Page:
Bank holiday travellers face East Coast Main Line disruption

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Train passengers are being warned they could face major delays this bank holiday weekend.

People travelling on the East Coast Main Line between London and Peterborough are being urged to plan ahead because of key engineering works and industrial action.

The work is part of a billion-pound infrastructure upgrade.

Train operators on the affected routes say “journey times will be longer” between Saturday and Monday morning.

Engineering works will take place between Welwyn and Hitchin in Hertfordshire affecting services between London and Grantham in Lincolnshire as part of the multi-million pound East Coast Digital Programme (ECDP) work takes place

Network Rail says train services will be affected across the weekend with bus replacement services running.

Services on the lines for Ely and Leicester will also be affected.

ECDP’s Ricky Barsby said: “The work we are delivering for the East Coast Digital Programme is imperative in allowing for improved, more reliable journeys for our passengers.

“We want to thank passengers for their patience and understanding in advance of the work and have carefully planned it so it causes the least amount of disruption as possible.”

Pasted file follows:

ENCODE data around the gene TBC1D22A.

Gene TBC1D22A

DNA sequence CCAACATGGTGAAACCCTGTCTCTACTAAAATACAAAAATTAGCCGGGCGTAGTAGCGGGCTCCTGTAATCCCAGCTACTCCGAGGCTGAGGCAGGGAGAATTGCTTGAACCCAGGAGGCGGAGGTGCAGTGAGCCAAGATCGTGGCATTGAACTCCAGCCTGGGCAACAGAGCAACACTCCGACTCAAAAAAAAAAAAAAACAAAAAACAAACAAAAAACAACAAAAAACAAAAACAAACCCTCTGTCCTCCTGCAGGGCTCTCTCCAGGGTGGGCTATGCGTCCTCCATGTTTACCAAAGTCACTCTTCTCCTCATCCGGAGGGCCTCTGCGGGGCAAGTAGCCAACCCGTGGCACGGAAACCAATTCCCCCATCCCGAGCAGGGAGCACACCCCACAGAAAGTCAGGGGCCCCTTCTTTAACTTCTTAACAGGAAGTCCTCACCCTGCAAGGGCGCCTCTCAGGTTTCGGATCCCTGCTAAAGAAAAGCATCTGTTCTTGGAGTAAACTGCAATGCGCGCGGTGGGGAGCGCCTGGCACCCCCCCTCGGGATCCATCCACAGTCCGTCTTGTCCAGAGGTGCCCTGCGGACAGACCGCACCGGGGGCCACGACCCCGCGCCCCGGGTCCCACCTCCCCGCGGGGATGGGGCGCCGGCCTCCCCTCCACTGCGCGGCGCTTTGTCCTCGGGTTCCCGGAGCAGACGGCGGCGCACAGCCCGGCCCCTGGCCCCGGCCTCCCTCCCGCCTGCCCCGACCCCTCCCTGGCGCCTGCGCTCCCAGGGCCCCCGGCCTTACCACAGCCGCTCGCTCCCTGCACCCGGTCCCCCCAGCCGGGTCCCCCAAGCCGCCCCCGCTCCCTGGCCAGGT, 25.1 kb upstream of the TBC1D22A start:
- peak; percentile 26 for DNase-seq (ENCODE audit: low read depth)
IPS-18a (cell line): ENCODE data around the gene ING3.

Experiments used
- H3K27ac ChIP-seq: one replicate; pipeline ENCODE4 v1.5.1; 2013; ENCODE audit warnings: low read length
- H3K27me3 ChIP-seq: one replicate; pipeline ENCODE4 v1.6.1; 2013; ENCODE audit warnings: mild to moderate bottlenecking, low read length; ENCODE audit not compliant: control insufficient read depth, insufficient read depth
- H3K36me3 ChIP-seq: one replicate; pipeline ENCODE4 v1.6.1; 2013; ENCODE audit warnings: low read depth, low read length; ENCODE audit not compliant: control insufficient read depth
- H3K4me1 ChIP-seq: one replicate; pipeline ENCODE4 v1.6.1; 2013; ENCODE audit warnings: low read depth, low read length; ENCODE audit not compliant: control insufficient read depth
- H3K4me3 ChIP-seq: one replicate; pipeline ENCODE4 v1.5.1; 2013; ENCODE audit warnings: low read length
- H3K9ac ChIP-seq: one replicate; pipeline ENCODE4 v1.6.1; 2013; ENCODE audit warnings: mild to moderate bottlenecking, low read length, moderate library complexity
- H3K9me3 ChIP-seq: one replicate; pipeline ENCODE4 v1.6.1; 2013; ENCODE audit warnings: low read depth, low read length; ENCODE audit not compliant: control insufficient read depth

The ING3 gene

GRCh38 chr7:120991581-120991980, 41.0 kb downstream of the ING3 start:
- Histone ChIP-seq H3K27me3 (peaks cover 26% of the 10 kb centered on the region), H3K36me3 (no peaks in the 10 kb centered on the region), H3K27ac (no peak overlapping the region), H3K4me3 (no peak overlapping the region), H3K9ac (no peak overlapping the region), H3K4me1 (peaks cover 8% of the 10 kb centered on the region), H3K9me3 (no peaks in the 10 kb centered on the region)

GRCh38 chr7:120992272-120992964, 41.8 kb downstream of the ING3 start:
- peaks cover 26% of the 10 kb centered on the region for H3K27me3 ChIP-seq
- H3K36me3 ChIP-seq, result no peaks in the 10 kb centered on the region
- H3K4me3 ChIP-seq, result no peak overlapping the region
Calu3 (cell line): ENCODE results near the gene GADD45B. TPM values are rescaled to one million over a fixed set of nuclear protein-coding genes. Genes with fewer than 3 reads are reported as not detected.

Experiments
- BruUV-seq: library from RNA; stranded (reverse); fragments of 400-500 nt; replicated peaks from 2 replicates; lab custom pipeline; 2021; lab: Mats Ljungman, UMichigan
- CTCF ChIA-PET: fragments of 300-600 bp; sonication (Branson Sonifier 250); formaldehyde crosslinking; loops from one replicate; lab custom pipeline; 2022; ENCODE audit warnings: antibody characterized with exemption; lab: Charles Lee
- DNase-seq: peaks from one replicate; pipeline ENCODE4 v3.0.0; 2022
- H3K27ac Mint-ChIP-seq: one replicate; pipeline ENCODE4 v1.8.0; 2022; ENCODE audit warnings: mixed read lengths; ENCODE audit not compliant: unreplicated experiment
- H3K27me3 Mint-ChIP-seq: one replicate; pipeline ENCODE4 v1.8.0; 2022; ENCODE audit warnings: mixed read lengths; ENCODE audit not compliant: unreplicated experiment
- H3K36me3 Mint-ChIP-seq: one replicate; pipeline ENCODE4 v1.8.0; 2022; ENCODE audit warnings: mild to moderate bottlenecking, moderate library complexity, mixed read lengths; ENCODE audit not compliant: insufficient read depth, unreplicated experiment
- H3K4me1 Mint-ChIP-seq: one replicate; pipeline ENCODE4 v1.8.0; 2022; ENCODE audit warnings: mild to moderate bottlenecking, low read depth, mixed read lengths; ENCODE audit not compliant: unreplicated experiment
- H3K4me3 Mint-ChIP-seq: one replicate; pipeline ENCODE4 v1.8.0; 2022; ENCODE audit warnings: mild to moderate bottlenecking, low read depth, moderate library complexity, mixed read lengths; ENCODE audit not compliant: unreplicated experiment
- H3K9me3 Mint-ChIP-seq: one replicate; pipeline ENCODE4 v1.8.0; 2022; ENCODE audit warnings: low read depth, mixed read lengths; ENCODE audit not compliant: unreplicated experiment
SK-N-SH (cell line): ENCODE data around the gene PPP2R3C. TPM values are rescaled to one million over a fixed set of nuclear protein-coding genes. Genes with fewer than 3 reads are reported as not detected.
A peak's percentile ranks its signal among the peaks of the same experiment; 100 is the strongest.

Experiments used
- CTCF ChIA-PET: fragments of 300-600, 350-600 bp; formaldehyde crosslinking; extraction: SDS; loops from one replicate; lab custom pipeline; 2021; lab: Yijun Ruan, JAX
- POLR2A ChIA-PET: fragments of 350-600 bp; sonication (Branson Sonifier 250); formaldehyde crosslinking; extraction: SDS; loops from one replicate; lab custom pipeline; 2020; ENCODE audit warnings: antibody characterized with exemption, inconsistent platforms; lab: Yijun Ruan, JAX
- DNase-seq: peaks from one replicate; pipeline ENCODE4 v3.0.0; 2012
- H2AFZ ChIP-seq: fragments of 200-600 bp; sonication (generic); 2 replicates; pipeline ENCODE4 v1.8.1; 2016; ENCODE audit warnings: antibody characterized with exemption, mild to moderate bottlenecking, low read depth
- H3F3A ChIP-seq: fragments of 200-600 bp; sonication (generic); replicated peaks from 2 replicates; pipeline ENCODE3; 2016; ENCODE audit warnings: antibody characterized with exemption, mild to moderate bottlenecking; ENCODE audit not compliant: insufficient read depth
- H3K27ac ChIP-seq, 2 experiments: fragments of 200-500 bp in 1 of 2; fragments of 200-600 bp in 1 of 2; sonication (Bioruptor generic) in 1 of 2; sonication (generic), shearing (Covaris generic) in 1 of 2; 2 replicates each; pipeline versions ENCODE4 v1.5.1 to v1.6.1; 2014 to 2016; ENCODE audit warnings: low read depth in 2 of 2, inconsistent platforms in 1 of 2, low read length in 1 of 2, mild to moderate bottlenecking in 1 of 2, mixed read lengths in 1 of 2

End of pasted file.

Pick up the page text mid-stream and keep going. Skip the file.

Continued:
Network Rail says delivering the upgrade will mean a more reliable railway with lower emissions with digital signalling being introduced.

The engineering works come at the same time as rail strikes across England on Saturday over pay and conditions.

The RMT union says about 20,000 members working for 14 train operating companies are expected to take part.

General secretary, Mick Lynch, said that its members would “continue fighting”.

The government called the move “disappointing” and said the RMT leadership was “cynically targeting” travellers.

The independent watchdog for transport users, Transport Focus, said passengers would be “frustrated”.

Director David Sidebottom said: “With many people set to visit family and friends as the summer winds down, the additional industrial action does not help the situation either.”

Source: BBC